- Hachette wants its $500,000 back as well as all other reasonable fees as laid out by the contract.
O0kay, with me so far?
According to the filing, SGS has basically told Hachette, “Nope. That’s not going to happen.”
Now, from a business standpoint, you want folks to deliver what they have said they will and you want it in a timely manner. After all, you have customers who want the product and you can’t deliver it to them if you don’t have it. That seems simple enough.
But this is where I have to look at publishers and scratch my head. Can you imagine your local grocer or Wally World contracting with a supplier to deliver something but they don’t know what? Oh, sure, the contract says you have the right to say no when they finally come to you and you decide it isn’t want you want. But de-amn. Think about the inventory headaches that would cause. Here’s a publisher happily writing a check for half a mil without knowing what the book is going to be about. Nope and nope and nope again.
From a writer’s point of view, this sort of contract gives me the willies. Sure, being able to put that much money at one time into my bank account is intoxicating. But then the practical side of the brain takes control. That money isn’t really mine, even if it is resting in my bank account, until the publisher has agreed first to the idea of the book and then accepted the book. Anywhere along the line, said publisher can change its mind and say “nope, it doesn’t meet the terms of our contract.”
But how, you say?
One line in the pleadings stood out and this is where my writer’s back went up. Book 2 was to be “comparable in style, quality and broad appeal to Abraham Lincoln: Vampire Hunter.” How do you define that? It is such an objective requirement that it would be easy for a publisher to use it as reason for rejecting a book.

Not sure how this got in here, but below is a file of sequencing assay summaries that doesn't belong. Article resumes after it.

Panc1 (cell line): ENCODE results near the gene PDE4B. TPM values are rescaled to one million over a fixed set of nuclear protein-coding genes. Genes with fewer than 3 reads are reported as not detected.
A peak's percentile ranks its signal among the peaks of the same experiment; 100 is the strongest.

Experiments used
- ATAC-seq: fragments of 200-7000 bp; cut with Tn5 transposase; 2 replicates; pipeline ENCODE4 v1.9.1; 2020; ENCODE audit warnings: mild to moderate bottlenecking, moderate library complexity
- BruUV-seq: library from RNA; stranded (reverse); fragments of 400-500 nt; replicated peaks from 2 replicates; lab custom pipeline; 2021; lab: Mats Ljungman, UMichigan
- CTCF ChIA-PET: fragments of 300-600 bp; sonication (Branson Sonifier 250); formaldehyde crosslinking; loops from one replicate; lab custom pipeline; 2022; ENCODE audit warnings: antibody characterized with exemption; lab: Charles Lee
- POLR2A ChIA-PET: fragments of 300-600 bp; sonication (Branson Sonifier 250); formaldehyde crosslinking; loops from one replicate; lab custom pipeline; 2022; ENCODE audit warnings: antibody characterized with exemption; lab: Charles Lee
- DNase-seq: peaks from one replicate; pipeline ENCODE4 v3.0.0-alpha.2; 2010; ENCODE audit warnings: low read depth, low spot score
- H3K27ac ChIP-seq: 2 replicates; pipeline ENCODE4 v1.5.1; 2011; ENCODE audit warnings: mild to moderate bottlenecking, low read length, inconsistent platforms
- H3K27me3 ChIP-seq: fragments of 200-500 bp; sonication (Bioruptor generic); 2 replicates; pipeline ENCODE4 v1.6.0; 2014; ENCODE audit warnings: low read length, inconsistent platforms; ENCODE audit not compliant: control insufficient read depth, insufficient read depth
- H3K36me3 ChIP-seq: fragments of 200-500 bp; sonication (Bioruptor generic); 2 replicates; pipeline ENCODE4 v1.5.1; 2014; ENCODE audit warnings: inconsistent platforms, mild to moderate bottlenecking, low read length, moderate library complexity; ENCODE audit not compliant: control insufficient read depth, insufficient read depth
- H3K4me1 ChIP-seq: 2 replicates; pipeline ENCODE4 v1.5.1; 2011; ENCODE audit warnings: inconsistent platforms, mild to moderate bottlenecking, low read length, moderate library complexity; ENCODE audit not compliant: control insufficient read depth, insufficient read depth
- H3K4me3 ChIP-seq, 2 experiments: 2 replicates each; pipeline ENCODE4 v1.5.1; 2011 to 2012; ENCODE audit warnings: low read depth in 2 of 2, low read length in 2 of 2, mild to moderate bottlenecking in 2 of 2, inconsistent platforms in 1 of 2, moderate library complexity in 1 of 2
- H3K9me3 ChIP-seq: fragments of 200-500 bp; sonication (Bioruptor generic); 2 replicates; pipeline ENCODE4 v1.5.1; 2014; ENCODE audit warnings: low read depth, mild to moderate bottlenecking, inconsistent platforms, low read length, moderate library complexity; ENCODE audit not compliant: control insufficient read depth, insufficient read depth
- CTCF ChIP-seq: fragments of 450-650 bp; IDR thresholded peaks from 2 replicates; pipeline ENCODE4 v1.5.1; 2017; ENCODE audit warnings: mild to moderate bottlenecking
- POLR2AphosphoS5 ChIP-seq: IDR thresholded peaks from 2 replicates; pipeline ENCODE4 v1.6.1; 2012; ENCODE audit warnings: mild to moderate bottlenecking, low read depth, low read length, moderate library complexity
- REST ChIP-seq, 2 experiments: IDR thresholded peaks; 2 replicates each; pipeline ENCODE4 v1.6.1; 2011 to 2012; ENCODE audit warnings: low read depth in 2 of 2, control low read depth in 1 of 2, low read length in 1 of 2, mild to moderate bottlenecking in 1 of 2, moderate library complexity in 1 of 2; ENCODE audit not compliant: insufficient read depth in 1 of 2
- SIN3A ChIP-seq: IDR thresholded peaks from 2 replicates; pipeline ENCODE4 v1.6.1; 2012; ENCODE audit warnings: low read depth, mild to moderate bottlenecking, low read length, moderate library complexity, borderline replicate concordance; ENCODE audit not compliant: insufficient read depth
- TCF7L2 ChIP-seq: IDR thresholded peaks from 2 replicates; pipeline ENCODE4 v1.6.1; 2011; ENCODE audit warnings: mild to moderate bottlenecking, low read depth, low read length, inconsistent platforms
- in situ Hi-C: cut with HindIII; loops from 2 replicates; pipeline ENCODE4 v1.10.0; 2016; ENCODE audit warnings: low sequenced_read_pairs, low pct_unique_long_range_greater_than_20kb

But then, as one of the comments at TPV pointed out, this is SGS we’re talking about. He made his reputation by taking public domain works and re-inventing them. I’ve read both PP&Z as well as Abraham Lincoln: Vampire Hunter. PP&Z is very much taking Austen’s original work and simply adding zombies to it. You can lay the two books side by side and see how he did it. While entertaining, ALVH is, in its own way, derivative, more as an idea than by taking another book and simply re-purposing it. So why Hachette would expect anything else from him is beyond me.
But, going back to the original question, yes, there are times when publishers ask for their advance back. With traditional publishing facing the challenges it does right now, I have a feeling we are going to see more and more suits like this. Traditional publishing simply isn’t in the financial position to allow authors to sit on money and not deliver manuscripts, at least not when the advances are six-figure or higher.
On a closing note, I once more recommend you read not only the filing but the attached contract. I haven’t had a chance to study it as closely as I want but I will before next week. From what TPV noted, it is a good example of some of the things he, as well as Kris Rusch, have been warning writers about for some time.
So, what do you think, based on the filings, etc., is Hachette right to ask for its money back?